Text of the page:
The reign of the Egyptian Pharaoh Akhenaten (either 1353–1336 BC or 1351–1334 BC) witnessed a number of changes in ancient Egypt. One of the most significant saw the shift of the capital from Thebes to Armana. In the establishment of an entirely new city, artists also dramatically changed the way in which they depicted the human form. The formal and idealised image of the human body was dropped to depict humans in a somewhat exaggerated manner. In what has come to be known of as Armana style within ancient Egyptian art, human figures were given thin limbs, sagging bellies, sumptuous lips, long oval eyes, and high cheekbones.
And these are the very formal qualities we see so beautifully captured in the opaque, turquoise glass portrait of Akhenaten (above). The long neck, exaggerated lips, high cheekbone, and long, slanted eye are not only typical of the way in which Akhenaten was portrayed by artists in this period, it is typical of art from Armana. As an inlay it would have been set within another object. Another well known artefact of the Armana style is Nefertiti’s bust, now in the Neues Museum in Berlin.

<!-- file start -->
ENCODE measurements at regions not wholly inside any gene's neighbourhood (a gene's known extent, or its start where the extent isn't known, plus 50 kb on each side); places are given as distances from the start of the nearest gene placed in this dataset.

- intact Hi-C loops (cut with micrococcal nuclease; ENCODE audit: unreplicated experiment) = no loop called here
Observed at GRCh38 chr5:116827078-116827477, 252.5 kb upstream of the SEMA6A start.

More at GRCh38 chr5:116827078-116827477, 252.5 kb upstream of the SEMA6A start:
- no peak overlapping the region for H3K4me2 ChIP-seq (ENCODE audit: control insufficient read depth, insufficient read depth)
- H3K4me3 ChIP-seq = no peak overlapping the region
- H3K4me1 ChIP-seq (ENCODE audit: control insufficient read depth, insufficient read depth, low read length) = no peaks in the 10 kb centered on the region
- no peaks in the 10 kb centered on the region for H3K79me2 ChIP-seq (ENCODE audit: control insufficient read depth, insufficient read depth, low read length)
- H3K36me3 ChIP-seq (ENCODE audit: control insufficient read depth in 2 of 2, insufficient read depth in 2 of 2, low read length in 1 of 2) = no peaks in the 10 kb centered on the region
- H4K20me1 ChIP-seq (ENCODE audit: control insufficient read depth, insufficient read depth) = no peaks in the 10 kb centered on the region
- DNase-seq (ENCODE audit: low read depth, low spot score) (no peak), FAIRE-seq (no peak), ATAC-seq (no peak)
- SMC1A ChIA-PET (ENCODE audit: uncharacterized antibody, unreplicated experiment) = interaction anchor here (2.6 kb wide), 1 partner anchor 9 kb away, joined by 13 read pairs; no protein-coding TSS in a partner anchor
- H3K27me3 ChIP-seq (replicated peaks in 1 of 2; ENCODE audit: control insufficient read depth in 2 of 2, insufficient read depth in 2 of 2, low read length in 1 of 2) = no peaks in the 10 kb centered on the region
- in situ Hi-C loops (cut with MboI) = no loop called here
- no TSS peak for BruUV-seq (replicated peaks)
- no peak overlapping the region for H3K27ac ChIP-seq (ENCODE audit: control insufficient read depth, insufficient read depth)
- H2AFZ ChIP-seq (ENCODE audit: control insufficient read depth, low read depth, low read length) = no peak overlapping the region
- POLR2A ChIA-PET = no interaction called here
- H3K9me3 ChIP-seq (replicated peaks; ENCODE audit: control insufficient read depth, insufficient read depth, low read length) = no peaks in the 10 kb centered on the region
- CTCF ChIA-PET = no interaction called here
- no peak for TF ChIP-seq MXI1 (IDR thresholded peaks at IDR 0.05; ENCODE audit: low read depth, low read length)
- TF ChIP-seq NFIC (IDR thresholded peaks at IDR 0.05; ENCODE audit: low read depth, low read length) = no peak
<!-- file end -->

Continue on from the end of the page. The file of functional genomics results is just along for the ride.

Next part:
Where is this Glass Portrait of Akhenaten?
This exquisite object has only just been acquired by the Corning Museum of Glass, along with a late Roman glass bowl. The museum, located in the town of Corning, New York State, is one of the World’s leading glass museums. Here the collection of glass artefacts spans over 3,500 years and includes ancient glass from Egypt, Greece and Rome, making this one of the pre-eminent art and history of glass collections.
In addition to permanent displays of glass from Europe, Asia, the Near East and the Americas, the museum also curates many temporary exhibitions, Life on a String: 35 Centuries of the Glass Bead will open 18 May 2013 and close 5 January 2014.